Alexis Sanchez has agreed to a three-year deal with Inter Milan, strengthening the possibility of a move away from Man Utd.
According to Italian newspaper Gazzeta dello Sport (via SportWitness), the Chilean international has signed a ‘substantial agreement’ with Inter which would see him stay at the club until 2023.
The proposed deal must now be agreed with Man Utd and Ed Woodward, who are keen to offload Sanchez and his huge wage packet.
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Sanchez is on loan at Inter until the end of the season. The Italian club are reportedly paying £100,000 of his massive £400,000-a-week wages.
They are keen to keep him in Milan after a relatively successful first season in Serie A. He’s scored four and assisted nine in 20 games, a far more successful return than during his time at Old Trafford.
He’s also linked up with former United player Romelu Lukaku, whose scored 29 goals in all competitions this season.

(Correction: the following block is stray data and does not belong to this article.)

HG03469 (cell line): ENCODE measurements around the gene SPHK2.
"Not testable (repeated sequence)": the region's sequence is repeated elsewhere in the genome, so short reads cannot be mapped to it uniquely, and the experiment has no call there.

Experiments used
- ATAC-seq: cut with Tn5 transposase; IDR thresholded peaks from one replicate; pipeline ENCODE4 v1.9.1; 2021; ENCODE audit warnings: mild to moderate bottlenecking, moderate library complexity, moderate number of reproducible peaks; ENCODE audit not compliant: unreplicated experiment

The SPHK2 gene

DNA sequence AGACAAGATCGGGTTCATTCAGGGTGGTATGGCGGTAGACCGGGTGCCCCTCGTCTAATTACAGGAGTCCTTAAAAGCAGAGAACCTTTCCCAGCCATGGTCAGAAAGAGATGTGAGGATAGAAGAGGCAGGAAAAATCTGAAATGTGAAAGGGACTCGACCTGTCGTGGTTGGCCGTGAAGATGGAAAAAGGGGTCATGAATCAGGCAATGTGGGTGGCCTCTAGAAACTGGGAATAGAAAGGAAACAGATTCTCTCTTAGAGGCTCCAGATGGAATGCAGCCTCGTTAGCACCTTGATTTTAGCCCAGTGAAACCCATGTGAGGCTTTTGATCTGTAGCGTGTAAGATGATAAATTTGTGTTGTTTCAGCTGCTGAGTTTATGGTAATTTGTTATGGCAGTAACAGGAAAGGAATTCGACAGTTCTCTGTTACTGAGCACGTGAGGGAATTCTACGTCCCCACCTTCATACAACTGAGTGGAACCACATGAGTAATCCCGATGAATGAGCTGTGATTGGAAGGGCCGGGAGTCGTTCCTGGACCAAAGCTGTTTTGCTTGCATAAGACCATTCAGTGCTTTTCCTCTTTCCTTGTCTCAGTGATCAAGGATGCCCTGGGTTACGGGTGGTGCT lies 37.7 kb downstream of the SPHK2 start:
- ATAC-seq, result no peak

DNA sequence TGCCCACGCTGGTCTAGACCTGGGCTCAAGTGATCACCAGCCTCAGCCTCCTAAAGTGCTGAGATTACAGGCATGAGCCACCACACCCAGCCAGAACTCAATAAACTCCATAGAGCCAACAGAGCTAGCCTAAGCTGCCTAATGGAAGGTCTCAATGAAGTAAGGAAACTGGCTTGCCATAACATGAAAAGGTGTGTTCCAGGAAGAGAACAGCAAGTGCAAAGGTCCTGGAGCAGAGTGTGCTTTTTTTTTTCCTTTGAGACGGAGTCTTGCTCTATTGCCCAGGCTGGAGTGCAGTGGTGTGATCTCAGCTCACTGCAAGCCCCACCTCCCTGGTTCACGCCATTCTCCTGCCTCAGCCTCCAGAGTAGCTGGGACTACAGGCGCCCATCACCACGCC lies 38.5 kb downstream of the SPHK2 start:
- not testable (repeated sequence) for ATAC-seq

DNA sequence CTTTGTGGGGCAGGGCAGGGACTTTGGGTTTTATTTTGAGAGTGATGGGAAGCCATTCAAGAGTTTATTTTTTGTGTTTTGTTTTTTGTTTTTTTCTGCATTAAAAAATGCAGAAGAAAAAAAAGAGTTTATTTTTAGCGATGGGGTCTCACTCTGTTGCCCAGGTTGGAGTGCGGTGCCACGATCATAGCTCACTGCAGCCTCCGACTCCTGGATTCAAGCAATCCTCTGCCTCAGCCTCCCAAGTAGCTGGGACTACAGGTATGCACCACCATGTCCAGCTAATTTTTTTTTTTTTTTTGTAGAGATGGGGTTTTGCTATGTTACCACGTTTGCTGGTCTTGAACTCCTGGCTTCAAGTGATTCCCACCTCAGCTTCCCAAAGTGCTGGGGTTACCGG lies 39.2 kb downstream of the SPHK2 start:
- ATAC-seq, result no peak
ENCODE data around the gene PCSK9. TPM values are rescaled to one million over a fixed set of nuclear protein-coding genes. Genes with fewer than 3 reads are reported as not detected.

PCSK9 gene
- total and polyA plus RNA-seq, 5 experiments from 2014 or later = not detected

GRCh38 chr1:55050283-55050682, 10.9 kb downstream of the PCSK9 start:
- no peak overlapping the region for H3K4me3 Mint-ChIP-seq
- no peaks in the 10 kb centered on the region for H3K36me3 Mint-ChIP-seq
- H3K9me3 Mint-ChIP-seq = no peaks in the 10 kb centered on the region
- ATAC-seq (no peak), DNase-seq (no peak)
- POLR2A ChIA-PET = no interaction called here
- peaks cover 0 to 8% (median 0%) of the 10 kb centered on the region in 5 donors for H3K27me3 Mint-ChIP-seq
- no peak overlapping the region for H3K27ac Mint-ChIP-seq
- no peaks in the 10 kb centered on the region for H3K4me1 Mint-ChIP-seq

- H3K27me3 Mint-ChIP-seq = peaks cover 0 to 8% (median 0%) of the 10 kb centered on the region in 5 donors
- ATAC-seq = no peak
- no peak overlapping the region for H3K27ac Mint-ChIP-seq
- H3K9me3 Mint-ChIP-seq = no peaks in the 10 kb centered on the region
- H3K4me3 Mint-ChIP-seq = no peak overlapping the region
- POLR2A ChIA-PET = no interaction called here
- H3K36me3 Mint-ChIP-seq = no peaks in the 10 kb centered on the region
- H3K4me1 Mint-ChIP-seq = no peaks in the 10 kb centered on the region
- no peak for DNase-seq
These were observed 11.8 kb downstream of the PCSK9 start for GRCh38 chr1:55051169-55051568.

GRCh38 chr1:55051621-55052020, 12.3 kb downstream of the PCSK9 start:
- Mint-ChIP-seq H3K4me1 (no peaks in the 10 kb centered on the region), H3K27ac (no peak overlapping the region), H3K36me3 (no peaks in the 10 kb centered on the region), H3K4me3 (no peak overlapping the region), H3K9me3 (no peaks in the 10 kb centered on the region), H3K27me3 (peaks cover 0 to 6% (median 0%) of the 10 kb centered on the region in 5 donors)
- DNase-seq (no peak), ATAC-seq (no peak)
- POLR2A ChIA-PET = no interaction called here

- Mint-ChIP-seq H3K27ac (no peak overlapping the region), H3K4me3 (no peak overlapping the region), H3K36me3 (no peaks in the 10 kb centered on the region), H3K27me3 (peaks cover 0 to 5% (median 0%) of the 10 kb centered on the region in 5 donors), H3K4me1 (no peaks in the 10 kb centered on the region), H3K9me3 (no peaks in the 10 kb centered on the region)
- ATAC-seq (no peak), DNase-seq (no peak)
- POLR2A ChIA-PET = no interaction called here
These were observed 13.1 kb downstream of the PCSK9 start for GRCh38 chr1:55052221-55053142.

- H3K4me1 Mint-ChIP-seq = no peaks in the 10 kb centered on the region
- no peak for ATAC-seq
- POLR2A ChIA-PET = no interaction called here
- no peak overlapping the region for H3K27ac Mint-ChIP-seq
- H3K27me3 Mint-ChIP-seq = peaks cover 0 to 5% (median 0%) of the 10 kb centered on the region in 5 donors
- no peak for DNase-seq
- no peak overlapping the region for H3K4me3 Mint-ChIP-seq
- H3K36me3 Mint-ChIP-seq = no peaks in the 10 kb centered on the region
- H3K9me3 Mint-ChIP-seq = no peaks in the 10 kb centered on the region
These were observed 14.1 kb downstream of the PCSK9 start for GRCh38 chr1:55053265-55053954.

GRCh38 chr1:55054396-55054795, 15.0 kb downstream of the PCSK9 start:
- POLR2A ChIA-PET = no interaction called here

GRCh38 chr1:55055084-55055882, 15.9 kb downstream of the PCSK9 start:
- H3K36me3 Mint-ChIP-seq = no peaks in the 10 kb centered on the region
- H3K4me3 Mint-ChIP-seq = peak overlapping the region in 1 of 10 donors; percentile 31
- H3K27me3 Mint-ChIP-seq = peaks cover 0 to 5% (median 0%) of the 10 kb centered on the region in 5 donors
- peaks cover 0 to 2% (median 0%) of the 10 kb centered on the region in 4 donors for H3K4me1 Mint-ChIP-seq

Inter are expected to spread Sanchez’s €15 million a year wages over the next three years, saving both clubs money in the process.
United manager Ole Gunnar Solskjaer is unlikely to need the Chilean next term, with forwards Anthony Martial and Marcus Rashford having been in good form this season. Plus, Sanchez only managed to score three goals in 32 games for the Red Devils before being loaned to Italy.
Woodward initially wanted £20 million for the former Arsenal and Barcelona forward. This has now been lowered to £15 million as they try to get Sanchez’s wages off their books.
Receiving a sum for Sanchez would also help United in their pursuit of Jadon Sancho, with Dortmund currently holding out for a huge fee.
Inter know they are in the driving seat and will do all they can to avoid paying an outright sum for Sanchez. One possibility is that they hold off until closer to his contract expiration in 2022 to sign him for a reduced fee.